The aerospace industry is flying high, and the UK is one of the biggest players boasting the world’s second largest industry. As a major aerospace exporter, in 2013, almost three-quarters (74%) of total British aerospace exports were outside of the EU. Consequently, aircraft manufacturers’ order books have never been so full, leading to a host of knock-on benefits, especially among Britain’s small and medium-sized enterprises (SMEs).
The aerospace industry offers huge potential, turning over a staggering £30billion and contributing over £9billion to the UK economy. In the first quarter of 2015 alone, the value of commercial aircraft deliveries hit a record £5 billion, emphasising a rise in demand as a result of increasing passenger numbers.
It’s no surprise therefore, the UK government pledged £100million to boost the aerospace sector, in line with its aim to increase the value of the industry to £40billion by 2030. The UK is however facing mounting international competition, particularly in Europe, with many countries increasing investment in skills, technology and supply chains. In France, for example, the aerospace industry saw revenues increase by 9% in 2013, and it is now the country’s leading source of exports, with 79% of sales abroad.
Positive impacts on SME activities
The strong performance of the aerospace industry is good news for SMEs. Indeed, a vibrant ecosystem of small and medium-sized enterprises thrives alongside global-scale aircraft manufacturers. Ranging from firms specialising in the manufacture and repair of aircraft components to suppliers, design firms and aerospace consultants, the aerospace chain is home to a wide diversity of jobs.
Moreover, besides the natural drive in the sector benefiting small businesses, they also gain from the fact that the aerospace industry is very largely export-based. We’re convinced that overall, SMEs that develop international activities are far more likely to grow.
Aerospace SMEs are in a race against the clock
The steady growth in air traffic has resulted in an increased need for maintenance operations, throughout an aeroplane’s life cycle. As a result, suppliers around the world play a key role delivering aircraft parts from sub-assemblies and structural elements to aircraft manufacturers. Due to the extremely high cost and rarity of parts, it’s vital for suppliers to be able to honour their incoming orders on time and be able to dispatch these as quickly and reliably as possible. Otherwise, they could run the risk of paying extremely heavy penalties in the event of late delivery, particularly as keeping an aircraft grounded is a very costly affair.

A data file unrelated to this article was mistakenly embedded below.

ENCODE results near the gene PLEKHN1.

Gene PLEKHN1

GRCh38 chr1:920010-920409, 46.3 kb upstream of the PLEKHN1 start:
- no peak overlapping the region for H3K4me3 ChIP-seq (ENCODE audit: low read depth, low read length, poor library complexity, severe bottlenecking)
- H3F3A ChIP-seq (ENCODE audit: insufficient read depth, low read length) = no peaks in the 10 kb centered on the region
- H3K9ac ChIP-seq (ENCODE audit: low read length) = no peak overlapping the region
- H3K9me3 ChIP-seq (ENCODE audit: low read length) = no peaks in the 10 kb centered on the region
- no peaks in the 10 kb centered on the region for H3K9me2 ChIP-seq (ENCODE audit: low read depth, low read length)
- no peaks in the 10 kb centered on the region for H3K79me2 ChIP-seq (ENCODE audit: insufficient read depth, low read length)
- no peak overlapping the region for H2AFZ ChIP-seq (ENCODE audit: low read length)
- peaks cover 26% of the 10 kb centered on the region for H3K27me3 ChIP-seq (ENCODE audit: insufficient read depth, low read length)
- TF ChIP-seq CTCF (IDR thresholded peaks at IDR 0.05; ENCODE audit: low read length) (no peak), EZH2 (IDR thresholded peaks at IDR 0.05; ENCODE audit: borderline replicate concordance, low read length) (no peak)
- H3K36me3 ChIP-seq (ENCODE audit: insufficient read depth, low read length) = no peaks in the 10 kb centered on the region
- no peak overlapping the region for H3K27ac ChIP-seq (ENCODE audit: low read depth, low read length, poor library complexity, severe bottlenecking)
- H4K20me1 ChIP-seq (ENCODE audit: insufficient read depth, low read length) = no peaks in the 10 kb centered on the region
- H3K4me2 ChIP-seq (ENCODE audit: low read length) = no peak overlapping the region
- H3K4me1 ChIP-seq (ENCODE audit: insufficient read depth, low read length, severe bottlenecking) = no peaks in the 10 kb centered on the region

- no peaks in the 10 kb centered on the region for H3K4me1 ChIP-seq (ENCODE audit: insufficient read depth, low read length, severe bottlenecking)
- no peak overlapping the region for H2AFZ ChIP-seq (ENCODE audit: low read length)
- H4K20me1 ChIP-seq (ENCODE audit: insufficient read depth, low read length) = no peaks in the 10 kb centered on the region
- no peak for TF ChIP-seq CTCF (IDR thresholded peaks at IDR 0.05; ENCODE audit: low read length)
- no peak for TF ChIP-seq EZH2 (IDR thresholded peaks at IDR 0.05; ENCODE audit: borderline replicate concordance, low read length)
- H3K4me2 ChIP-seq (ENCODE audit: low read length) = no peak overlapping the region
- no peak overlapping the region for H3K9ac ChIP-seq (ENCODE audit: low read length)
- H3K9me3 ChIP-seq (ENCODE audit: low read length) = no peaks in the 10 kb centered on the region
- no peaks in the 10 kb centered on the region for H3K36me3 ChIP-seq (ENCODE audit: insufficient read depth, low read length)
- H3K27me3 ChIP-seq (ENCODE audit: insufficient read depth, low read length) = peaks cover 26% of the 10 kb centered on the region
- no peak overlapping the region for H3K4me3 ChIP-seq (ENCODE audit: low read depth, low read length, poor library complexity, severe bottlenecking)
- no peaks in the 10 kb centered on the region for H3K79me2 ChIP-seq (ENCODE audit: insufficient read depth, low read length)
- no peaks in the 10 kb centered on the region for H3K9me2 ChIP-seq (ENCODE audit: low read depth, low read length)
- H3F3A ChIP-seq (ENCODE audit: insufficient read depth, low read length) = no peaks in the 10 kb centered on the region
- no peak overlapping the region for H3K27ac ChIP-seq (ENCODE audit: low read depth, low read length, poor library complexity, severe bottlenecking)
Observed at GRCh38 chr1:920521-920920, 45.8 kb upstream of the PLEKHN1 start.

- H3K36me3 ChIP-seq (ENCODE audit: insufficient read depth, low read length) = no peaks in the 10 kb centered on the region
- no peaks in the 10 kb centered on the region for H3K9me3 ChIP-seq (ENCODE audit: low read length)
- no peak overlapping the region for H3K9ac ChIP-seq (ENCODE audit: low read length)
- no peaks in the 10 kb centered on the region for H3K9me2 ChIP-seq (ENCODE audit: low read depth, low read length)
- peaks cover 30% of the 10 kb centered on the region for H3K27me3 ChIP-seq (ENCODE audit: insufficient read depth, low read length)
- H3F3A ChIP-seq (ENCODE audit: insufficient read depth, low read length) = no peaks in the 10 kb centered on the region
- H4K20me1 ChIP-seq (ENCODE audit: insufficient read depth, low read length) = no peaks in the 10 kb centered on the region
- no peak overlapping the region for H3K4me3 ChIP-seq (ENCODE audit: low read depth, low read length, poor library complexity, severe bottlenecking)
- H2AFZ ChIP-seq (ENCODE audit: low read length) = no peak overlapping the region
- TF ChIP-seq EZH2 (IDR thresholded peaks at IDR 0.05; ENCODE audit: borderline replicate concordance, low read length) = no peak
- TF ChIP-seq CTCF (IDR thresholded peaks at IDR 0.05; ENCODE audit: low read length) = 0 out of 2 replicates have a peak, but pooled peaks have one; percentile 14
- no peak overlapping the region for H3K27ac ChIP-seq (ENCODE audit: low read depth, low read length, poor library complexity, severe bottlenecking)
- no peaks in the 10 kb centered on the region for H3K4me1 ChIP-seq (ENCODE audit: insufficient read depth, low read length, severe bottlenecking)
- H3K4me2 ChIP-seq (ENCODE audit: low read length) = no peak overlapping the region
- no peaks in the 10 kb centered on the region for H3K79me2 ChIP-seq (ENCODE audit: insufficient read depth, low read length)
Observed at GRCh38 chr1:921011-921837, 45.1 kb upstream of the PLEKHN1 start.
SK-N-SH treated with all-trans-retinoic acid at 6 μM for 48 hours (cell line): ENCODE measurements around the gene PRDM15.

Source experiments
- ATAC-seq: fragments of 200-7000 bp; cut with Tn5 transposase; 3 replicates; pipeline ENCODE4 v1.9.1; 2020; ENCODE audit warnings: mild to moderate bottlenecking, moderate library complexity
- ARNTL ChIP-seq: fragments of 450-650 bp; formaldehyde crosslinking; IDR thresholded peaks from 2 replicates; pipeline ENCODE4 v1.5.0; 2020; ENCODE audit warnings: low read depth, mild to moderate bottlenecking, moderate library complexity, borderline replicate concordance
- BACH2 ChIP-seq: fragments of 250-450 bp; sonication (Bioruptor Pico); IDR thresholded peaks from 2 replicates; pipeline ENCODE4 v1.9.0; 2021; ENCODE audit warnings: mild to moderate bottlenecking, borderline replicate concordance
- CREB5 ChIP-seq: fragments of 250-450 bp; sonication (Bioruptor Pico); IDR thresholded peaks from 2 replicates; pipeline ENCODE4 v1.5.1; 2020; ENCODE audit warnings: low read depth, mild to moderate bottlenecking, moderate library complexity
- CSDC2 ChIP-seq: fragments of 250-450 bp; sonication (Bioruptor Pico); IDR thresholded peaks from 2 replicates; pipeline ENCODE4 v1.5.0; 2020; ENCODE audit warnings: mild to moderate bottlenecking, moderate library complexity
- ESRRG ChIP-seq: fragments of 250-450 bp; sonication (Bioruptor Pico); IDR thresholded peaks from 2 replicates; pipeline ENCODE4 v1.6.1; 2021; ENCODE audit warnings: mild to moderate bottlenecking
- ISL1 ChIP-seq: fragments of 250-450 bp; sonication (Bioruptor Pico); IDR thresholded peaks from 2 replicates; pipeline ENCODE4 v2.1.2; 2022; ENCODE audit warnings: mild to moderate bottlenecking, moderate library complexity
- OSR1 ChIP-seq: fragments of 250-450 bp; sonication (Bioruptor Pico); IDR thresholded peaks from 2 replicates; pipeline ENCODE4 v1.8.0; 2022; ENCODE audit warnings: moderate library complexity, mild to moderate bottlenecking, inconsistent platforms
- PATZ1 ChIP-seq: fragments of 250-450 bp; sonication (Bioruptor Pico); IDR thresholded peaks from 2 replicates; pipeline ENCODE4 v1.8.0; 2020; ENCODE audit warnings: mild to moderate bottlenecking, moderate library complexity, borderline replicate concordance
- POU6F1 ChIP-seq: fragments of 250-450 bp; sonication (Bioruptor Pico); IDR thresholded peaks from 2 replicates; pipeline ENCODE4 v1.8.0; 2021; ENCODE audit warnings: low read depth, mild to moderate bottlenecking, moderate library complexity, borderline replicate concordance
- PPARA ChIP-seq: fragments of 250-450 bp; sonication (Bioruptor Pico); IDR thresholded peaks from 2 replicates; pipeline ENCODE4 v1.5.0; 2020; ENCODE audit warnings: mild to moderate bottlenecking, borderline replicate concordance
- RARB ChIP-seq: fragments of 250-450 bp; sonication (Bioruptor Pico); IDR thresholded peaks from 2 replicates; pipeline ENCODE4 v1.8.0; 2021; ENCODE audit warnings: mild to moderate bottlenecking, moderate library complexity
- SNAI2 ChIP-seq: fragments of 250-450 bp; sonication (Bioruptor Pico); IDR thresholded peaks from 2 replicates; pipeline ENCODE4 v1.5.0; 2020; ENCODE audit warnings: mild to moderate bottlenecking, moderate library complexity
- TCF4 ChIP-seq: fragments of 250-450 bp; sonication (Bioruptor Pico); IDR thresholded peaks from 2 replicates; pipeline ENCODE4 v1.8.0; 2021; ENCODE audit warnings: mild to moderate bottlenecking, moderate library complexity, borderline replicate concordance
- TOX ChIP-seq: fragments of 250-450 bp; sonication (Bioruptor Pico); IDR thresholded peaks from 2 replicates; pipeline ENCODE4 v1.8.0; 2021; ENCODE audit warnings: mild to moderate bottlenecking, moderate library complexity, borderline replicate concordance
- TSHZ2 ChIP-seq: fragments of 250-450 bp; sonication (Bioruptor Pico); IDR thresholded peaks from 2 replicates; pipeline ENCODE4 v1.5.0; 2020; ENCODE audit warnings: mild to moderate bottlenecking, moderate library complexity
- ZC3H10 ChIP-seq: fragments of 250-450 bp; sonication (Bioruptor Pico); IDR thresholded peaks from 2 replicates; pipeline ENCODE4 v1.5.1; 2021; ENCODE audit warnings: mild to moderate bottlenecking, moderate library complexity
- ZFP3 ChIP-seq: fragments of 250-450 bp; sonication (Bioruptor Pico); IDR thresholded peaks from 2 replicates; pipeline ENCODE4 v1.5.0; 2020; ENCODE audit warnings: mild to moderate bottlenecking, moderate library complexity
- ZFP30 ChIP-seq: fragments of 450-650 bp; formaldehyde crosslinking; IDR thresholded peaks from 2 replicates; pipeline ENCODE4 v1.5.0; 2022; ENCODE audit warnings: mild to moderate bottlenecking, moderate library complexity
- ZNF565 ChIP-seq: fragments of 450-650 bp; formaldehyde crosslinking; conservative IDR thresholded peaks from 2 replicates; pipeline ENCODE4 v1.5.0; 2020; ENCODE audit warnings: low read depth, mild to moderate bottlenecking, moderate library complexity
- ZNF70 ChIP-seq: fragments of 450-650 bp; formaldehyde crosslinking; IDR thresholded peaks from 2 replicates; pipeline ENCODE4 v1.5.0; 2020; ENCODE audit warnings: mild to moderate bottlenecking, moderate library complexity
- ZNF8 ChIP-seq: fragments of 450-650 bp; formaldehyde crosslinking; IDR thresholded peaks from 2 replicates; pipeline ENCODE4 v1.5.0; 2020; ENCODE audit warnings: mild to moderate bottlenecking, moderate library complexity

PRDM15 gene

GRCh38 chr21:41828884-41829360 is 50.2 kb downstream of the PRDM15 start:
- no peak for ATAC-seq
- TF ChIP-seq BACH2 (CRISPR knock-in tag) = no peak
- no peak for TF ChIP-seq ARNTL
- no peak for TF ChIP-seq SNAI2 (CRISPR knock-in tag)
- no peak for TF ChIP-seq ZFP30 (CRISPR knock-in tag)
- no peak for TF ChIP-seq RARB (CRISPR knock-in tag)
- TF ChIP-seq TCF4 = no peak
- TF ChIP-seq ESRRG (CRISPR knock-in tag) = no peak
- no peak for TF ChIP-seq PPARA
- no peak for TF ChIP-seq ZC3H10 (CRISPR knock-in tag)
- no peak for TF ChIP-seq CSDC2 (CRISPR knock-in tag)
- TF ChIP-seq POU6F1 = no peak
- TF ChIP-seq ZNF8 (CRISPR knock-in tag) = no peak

In short, the aerospace industry has great potential for British SMEs. The challenges in terms of reliability, innovation and agility are considerable, but the results are well worth it.
To help achieve success in a growing industry, we’ve put together our top five tips about how your business can flourish in this dynamic sector.
- Stay up-to-date with the latest trends and technologies. Aerospace is a high technology industry and the UK is on the frontline of any advances, so keep evolving your company so you can stay ahead of the game and boost your business.
- Research functional safety standards. Safety is a crucial requirement of the aerospace industry, so always ensure your components meet the strict certification standards. Not only from a safety point of view but to allow you to work with the major aerospace manufacturers and suppliers.
- Streamline your supply chain. Aircraft manufacturers expect all components to arrive on time and in a perfect condition, otherwise they impose hefty fines. Therefore, work with a logistics provider that offers full visibility and a highly reliable service when transporting your product, so you can remain in control.
- Keep on top of international regulations. Many countries have specific legislation when it comes to the importation of aerospace products, and regularly update them. Even if you’ve been exporting to a region for years, always conduct thorough research to avoid being penalised.
By David Poole, managing director of UK sales at FedEx Europe